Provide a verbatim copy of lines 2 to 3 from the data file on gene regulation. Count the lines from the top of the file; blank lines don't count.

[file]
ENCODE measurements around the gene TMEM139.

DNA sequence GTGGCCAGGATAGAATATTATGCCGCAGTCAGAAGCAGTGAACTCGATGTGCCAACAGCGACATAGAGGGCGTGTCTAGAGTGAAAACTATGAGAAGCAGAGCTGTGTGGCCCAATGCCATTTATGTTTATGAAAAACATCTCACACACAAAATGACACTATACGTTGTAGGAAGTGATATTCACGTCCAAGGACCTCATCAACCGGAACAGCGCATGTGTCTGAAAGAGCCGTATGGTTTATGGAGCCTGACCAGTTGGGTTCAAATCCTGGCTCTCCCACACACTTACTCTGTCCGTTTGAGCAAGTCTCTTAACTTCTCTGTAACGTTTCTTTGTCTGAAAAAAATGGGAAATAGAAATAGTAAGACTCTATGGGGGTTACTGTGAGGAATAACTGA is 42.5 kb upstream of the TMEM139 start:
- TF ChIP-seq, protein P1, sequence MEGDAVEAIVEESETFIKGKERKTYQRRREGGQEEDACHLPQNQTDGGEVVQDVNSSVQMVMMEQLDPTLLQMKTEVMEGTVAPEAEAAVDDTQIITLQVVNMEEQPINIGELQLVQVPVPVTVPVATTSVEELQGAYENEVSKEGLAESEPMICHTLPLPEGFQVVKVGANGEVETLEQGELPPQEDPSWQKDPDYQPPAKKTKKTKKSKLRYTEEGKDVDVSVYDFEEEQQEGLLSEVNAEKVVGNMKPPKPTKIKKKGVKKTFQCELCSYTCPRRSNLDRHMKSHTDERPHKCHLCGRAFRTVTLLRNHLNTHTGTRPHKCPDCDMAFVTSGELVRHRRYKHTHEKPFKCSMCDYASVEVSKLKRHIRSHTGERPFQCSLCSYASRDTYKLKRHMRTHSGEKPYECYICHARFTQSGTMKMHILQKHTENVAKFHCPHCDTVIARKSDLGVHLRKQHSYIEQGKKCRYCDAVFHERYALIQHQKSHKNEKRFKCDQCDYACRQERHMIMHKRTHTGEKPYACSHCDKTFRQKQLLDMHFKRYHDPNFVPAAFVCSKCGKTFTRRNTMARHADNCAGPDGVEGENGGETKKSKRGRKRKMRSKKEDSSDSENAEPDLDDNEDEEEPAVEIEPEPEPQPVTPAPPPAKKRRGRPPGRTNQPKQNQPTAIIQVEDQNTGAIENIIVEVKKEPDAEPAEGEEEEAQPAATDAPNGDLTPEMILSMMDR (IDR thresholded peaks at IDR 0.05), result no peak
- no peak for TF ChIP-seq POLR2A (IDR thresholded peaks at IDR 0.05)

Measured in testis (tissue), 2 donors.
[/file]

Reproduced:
DNA sequence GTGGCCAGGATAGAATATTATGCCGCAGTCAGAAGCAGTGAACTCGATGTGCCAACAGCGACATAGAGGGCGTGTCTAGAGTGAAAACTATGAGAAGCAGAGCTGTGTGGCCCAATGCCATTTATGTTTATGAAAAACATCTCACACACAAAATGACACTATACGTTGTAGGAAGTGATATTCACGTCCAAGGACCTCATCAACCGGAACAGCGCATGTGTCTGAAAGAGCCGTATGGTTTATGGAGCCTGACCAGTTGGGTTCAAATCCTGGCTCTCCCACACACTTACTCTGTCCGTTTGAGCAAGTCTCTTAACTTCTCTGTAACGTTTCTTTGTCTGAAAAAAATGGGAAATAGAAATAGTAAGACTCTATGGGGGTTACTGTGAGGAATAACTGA is 42.5 kb upstream of the TMEM139 start:
- TF ChIP-seq, protein P1, sequence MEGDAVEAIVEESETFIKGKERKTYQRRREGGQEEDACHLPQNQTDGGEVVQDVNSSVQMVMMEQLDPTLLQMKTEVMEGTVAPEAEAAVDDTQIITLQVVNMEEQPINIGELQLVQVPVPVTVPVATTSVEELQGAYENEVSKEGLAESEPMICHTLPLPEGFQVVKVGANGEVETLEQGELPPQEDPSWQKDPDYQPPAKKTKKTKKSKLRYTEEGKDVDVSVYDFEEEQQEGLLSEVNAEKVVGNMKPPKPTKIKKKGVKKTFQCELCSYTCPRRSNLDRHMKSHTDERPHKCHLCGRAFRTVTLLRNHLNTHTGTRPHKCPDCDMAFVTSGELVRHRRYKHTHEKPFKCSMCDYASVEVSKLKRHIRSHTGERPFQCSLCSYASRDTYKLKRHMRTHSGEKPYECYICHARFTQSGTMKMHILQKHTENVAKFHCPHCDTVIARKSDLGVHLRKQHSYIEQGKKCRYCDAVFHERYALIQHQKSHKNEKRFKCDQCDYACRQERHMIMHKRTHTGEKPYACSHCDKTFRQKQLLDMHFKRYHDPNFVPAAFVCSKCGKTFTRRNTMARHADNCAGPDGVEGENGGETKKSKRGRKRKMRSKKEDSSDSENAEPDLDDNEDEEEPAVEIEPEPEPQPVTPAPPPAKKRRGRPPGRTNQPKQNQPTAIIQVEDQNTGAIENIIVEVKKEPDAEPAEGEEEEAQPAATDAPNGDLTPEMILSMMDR (IDR thresholded peaks at IDR 0.05), result no peak